Looks like the mainstream media picked a bad time to stop “fact-checking” presidents.
Despite repeated claims by President Joe Biden that economists support his $1.9 “COVID stimulus” spending scheme, a large number of economists disagree.
Biden told a CNN town hall event in February
This is the first time in my career — and as you can tell, I’m over 30 — the first time in my career that there is a consensus among economists left, right, and center that is over‐ — and including the IMF and in Europe — that the overwhelming consensus is: In order to grow the economy a year or two, three, and four down the line, we can’t spend too much. Now is the time we should be spending. Now is the time to go big.
That’s such a brazen lie even so-called “PolitiFact” rated it false.
For one, when The Wall Street Journal polled who the media believe to be leading economists on the preferred size of a “stimulus” bill, a majority said it should be less than what Biden demands.
That means Biden’s claim, that there is a consensus among economists supporting unlimited spending, is a complete lie.
Some economists, like Olivier Blanchard, former chief economist for the International Monetary Fund – the very body cited by Biden – warn the government can indeed spend too much.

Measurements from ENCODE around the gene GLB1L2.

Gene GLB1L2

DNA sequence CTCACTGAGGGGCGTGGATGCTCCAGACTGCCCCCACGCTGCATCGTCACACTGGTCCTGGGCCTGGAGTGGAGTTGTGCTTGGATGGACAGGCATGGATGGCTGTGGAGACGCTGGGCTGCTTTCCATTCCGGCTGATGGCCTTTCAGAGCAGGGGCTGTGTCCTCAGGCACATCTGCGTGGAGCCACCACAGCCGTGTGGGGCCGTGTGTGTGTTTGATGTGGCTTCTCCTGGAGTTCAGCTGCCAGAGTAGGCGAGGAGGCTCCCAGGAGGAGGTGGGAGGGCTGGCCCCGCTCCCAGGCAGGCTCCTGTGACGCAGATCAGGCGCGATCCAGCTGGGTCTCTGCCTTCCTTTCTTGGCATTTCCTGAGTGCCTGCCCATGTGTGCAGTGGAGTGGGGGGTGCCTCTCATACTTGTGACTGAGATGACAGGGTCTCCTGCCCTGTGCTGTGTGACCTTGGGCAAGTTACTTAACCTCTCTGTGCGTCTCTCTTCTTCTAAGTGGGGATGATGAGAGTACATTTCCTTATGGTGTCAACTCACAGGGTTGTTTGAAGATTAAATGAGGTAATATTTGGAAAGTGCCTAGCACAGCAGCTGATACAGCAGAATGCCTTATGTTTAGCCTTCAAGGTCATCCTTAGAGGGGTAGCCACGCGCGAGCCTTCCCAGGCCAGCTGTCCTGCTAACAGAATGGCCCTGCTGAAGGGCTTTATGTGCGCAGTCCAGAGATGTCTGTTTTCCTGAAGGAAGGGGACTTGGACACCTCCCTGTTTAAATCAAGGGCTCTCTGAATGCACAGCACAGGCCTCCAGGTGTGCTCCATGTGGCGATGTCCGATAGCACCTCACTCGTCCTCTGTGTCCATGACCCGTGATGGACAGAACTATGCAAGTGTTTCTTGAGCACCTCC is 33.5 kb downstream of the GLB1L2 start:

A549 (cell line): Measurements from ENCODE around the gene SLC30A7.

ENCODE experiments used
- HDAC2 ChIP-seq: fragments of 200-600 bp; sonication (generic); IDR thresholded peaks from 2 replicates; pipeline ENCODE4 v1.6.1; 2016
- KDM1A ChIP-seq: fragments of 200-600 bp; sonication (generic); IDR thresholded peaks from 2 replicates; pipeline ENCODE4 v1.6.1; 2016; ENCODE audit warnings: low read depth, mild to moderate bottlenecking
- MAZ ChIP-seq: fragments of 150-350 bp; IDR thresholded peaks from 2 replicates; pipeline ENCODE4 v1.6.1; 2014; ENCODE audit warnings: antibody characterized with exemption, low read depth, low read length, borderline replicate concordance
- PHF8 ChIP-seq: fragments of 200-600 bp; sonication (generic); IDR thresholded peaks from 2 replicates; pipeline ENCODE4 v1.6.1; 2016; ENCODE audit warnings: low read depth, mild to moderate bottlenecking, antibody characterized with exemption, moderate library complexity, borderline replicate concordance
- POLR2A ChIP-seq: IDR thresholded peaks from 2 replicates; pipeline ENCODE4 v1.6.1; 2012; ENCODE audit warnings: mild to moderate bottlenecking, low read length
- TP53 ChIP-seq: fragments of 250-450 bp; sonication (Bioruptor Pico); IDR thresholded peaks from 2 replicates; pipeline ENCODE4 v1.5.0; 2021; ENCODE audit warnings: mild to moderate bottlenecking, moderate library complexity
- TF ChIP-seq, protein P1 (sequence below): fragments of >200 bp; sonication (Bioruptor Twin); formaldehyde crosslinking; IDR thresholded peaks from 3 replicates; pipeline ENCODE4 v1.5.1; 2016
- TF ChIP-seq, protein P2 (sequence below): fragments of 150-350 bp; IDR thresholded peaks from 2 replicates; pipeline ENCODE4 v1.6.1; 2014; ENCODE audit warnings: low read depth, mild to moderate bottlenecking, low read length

“When you make the sum of all these needs, which are real and have to be satisfied, you don’t get to $1.9 trillion. You get to a smaller number,” says Blanchard.
Liberal former Clinton administration official Larry Summers also warned that money is not an unlimited resource and Biden’s COVID spending could leave nothing for other government functions.
Many economists completely disagree with the failed belief government can “stimulate” the economy by confiscating or borrowing money and spending it on their own schemes.
The American Enterprise Institute’s Desmond Lachman warns of the obvious consequences of Biden’s spending spree.
“Lachman, like the other more cautious economists, worries about overheating the economy with too much cash. The resulting inflation would lead to higher interest rates, which, Lachman argues, would send world financial markets into a tailspin,” PolitiFact reports.
Inflation, driven in part by existing massive COVID spending, has increased 4.2 percent over the last 12 months. That is the highest increase since 2008 and is still growing.
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